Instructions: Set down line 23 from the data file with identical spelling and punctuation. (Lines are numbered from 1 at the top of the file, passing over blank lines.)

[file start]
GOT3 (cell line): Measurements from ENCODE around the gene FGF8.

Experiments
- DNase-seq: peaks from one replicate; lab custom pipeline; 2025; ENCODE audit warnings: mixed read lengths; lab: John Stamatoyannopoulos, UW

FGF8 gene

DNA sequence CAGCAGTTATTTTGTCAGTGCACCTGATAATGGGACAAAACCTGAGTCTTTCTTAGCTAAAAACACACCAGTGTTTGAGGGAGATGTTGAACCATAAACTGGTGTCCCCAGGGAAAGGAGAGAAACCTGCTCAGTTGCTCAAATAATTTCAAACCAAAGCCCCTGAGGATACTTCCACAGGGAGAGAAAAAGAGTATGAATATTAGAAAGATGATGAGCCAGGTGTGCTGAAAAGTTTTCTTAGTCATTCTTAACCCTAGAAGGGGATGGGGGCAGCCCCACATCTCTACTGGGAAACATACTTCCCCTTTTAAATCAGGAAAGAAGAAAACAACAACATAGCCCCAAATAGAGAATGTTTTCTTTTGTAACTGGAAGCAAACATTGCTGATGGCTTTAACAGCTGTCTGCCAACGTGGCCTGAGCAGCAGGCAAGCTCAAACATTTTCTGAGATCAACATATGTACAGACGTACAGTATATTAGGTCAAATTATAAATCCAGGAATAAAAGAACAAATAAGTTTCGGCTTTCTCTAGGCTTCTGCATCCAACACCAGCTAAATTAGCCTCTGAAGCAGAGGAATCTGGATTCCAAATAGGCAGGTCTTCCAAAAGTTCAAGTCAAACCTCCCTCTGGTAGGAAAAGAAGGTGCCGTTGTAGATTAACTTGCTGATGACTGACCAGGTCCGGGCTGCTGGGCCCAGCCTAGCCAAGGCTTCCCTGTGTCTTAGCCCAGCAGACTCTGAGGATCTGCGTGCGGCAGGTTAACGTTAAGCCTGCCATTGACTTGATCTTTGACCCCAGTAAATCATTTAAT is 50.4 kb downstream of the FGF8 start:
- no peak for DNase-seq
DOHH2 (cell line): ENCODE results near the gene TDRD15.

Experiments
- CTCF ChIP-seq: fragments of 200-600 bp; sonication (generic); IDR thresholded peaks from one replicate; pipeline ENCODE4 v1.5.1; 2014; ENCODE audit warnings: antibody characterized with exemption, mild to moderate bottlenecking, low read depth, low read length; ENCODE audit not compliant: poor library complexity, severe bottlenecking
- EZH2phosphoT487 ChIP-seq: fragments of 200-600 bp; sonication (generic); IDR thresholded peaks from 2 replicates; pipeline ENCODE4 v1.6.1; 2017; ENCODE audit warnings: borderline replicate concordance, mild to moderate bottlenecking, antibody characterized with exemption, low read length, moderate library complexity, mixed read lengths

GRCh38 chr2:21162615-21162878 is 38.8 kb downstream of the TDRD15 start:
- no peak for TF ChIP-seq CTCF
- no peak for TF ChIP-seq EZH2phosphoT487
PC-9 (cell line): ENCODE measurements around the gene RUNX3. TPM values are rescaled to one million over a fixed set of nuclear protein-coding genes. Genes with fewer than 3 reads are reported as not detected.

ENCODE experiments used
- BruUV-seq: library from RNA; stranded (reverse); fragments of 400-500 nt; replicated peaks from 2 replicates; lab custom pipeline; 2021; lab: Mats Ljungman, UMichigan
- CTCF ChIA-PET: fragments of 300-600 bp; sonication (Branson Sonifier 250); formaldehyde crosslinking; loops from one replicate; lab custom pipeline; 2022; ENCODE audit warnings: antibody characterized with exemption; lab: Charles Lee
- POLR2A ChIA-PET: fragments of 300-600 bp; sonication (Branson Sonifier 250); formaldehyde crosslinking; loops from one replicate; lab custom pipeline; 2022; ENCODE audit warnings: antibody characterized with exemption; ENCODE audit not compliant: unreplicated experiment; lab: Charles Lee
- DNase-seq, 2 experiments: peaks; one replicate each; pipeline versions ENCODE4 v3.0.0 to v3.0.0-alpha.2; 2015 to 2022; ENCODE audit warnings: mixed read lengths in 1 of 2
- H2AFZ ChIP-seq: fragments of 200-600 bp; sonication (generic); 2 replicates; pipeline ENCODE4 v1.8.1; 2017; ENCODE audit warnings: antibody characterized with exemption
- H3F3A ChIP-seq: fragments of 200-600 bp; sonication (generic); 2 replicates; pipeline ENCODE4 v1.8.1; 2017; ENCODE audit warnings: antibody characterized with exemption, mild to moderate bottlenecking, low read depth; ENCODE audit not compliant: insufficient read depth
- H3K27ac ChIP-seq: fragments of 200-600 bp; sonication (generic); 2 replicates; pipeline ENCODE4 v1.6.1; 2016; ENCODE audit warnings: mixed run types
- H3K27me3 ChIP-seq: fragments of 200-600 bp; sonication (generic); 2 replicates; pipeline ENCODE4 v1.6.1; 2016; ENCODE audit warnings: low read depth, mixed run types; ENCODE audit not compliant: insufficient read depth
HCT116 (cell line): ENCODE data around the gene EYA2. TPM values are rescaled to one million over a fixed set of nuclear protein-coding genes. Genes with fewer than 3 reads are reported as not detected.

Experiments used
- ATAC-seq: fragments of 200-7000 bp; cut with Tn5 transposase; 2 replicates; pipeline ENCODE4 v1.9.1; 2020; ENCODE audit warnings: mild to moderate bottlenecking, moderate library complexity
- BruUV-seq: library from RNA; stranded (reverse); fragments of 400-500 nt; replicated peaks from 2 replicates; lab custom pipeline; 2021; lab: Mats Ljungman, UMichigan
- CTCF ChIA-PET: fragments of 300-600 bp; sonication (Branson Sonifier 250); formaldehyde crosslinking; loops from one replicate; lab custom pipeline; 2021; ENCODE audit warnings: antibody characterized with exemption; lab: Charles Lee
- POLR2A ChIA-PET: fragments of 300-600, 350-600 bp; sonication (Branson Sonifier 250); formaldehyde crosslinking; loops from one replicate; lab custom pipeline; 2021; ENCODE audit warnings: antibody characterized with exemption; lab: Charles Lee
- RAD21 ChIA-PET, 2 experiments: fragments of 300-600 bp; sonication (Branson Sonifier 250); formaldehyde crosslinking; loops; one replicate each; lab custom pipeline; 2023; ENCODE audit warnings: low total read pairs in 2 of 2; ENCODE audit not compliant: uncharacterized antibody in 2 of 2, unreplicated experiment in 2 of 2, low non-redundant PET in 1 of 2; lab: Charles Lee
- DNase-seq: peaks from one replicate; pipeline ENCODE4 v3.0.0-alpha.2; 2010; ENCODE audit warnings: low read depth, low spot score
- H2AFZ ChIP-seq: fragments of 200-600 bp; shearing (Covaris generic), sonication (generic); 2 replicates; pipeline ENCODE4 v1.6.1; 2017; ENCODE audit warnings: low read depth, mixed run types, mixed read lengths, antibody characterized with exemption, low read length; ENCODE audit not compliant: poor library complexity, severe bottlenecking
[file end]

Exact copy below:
- H3K27me3 ChIP-seq: fragments of 200-600 bp; sonication (generic); 2 replicates; pipeline ENCODE4 v1.6.1; 2016; ENCODE audit warnings: low read depth, mixed run types; ENCODE audit not compliant: insufficient read depth